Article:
Unemployment in Britain falls between May and July
The unemployment rate for the period was 4.9%, which was unchanged from last month’s reading but down from 5.5% a year earlier, according to the Office for National Statistics (ONS).
The employment rate – the proportion of people aged 16 to 64 in work – was 74.5%, the joint highest since records began in 1971.
There were 31.77 million people in work, 174,000 more than for February to April 2016 and 559,000 more than for a year earlier.
Wage growth rose by just 2.1% in the three months to July, down from 2.3% a month ago.
Ben Brettell, senior economist at Hargreaves Lansdown, said this is the latest piece of evidence which shows the economy has fared better than expected since June’s EU referendum but that the real picture will become clear over the next few months.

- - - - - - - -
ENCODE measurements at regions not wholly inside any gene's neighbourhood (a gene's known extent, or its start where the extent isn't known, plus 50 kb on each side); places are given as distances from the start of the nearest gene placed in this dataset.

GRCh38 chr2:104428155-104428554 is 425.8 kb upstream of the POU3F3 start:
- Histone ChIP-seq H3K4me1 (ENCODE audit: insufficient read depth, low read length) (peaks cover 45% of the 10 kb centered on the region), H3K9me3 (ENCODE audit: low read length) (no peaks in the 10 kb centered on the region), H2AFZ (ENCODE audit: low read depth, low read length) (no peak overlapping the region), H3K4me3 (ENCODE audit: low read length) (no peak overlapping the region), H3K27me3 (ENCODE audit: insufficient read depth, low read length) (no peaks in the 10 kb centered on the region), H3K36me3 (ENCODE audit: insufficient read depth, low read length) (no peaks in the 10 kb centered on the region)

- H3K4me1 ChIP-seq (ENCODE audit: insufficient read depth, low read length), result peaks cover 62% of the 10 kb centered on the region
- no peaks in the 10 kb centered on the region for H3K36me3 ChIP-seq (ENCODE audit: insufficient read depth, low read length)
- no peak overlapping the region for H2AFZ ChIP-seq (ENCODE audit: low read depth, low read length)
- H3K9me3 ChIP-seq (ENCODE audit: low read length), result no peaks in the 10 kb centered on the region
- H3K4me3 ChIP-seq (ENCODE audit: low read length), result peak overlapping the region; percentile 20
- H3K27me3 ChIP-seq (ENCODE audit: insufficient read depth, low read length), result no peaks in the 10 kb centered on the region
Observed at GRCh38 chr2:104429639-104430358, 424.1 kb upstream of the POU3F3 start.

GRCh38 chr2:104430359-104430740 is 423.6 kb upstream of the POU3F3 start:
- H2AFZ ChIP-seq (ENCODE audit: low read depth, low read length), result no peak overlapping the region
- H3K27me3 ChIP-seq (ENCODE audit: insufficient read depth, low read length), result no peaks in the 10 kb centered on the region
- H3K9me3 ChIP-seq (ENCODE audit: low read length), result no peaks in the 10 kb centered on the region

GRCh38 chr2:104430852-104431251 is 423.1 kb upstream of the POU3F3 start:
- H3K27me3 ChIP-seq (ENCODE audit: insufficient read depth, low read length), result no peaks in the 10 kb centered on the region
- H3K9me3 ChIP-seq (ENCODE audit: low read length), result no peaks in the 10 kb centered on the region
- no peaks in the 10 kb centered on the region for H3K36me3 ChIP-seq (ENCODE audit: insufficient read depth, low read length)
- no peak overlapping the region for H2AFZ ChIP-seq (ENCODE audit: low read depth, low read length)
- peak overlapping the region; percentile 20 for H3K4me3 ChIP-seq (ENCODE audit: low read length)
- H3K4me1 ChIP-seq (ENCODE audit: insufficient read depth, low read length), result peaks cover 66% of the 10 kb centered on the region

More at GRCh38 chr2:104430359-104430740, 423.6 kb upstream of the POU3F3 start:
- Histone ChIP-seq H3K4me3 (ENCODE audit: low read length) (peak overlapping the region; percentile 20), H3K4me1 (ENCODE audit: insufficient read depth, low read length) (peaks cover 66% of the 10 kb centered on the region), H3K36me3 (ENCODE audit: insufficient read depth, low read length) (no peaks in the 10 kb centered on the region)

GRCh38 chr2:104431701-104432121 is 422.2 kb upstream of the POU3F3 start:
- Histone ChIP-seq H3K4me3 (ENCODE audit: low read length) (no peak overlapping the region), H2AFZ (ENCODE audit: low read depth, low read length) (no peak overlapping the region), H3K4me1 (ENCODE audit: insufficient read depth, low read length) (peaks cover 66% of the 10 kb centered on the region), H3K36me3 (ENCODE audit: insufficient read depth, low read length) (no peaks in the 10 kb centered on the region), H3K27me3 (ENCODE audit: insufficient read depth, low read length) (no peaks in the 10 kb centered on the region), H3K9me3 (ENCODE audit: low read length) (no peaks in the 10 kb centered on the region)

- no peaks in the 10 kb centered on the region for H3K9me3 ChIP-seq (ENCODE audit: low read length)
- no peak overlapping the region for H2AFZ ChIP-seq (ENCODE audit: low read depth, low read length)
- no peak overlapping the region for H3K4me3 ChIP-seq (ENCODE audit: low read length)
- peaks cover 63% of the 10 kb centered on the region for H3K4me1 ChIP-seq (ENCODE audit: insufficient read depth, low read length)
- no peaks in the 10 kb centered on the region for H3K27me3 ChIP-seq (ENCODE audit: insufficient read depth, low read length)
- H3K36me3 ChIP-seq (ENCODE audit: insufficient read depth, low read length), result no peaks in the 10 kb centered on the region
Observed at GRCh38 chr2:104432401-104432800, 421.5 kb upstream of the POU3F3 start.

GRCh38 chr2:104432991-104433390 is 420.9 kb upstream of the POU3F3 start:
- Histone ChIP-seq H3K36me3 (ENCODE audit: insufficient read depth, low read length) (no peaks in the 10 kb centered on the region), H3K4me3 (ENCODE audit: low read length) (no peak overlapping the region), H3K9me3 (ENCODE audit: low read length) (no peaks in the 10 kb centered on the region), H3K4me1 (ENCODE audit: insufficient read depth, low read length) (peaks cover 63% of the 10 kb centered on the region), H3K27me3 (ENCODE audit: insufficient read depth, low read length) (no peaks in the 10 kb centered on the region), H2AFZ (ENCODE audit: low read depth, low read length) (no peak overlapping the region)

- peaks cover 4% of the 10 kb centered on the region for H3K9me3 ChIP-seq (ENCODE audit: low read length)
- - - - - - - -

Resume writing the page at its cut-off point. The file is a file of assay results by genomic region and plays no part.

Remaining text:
“A Manpower Group survey released yesterday showed that employers’ hiring intentions were on the wane in the key financial and business services, construction and utilities sectors. However, these was balanced by more positive news from other areas of the economy.
“The post-referendum landscape has been characterised by surveys forecasting a sharp weakening of activity, which have thus far failed to appear in the hard data. I suspect that the majority of businesses and consumers have concluded that except for the weaker pound, not much has changed since 23 June, and it’s largely business as usual – for now at least.”